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Wednesday, January 15, 2020

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We need to establish a balanced attitude to this thing we call money

We need to establish a balanced attitude to this thing we call money

I’ve been a priest for more than 55 years and a criticism I often hear from the laity is that priests are always talking about money. Well, of the 38 parables Jesus told, 19 of them dealt with handling possessions. The use of money is necessary for Christians, but our focus should be on the relationships we have with our loving Creator and with each other.

The problem with money lies in our attitude toward it. It’s just like dealing with alcoholism: Alcohol itself is not the problem. The way we use alcohol can be life-threatening. If our relationship to alcohol is one of serious dependence, then we have become a slave to alcohol.

Jesus insists that any relationship with our loving Father be one that is based on trust. Unfortunately, we could give many examples of our unwillingness to trust, because by doing so we become vulnerable. All too often we would rather protect our own interests, by acquiring wealth, sometimes to the detriment of others.

If money has gained control over our lives, then we have become a slave to money. When money separates us from other people, rather than bringing us closer to others, then it is effectively controlling our relationships. When money dictates with whom we will spend our time, or effects any number of important decisions we make, then we have become addicted to it.

Our true self-worth comes from an inner communication with our Creator, not with the outward show of money and power. Jesus directly attacked the view that wealth is power. Our strength comes from relying on our loving God, not by our accumulation of riches.

Why do so many of us idolize money? It’s because of what we think it can bring us. Money promises comfort, pleasure, security, status and many other desirable things. It is not money itself that we want. It is what money can bring us. What does money promise to bring into our lives?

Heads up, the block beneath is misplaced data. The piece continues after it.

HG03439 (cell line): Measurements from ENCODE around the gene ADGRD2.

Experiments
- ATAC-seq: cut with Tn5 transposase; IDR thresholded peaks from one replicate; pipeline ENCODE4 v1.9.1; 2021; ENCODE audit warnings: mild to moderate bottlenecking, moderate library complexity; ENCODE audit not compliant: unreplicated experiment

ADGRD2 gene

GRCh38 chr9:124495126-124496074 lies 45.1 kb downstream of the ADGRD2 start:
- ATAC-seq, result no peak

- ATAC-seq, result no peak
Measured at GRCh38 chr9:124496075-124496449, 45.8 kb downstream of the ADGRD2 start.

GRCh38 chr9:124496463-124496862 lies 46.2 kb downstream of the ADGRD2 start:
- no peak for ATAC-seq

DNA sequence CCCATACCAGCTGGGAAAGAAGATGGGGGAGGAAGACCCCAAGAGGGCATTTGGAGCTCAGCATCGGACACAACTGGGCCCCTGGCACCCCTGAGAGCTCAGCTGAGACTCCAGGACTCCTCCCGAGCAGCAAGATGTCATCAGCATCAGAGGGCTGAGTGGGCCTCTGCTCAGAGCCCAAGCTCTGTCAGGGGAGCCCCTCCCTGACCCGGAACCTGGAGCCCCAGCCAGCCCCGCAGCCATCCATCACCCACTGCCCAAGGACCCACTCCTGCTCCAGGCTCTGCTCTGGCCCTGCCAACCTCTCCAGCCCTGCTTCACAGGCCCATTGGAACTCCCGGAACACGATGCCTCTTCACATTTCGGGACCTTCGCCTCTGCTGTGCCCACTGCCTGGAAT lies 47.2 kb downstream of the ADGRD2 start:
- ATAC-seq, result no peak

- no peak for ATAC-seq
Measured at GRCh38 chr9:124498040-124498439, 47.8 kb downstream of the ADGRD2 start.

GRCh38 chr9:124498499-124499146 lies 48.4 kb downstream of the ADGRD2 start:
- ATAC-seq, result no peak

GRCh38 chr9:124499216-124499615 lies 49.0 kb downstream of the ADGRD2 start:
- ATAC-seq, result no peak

If comfort is what we are seeking through money, we would be wise to look at other sources of comfort. Many people find comfort in their relationship with God and in their relationships with other people. Some find comfort in helping people. It makes more sense to put our energy into improving those relationships, rather than into making more money.

We can do the same with all of the other things that money promises. An old saying says that the best things in life are free. We need money for certain necessities – food, shelter, clothing and many other life essentials. However, not everything needs to come from spending money.

One big area we have to examine is pleasure. Some people believe that if we have not spent money on something, then we have not enjoyed it. Many simple pleasures are available in life – friendship, nature, laughter, beauty, reading, listening to music, silence, times alone, and times with others. Complete your own list. Maybe if we thought about those times we enjoyed the most, money had nothing to do with that enjoyment.

A nation’s greatness is measured not in wealth or military strength, but in its concern for the weak. Our relationship with Christ leads us to reach out to the marginalized and vulnerable. Sharing our wealth with others is a sign that we are committed to the common good of all, because we are all part of God’s family.

Jesus tells us that we cannot have two masters.

“No slave can serve two masters: for a slave will either hate the one and love the other, or be devoted to the one and despise the other. You cannot serve God and wealth.”

We need to give money the rightful place it deserves, but not to allow it to become our master.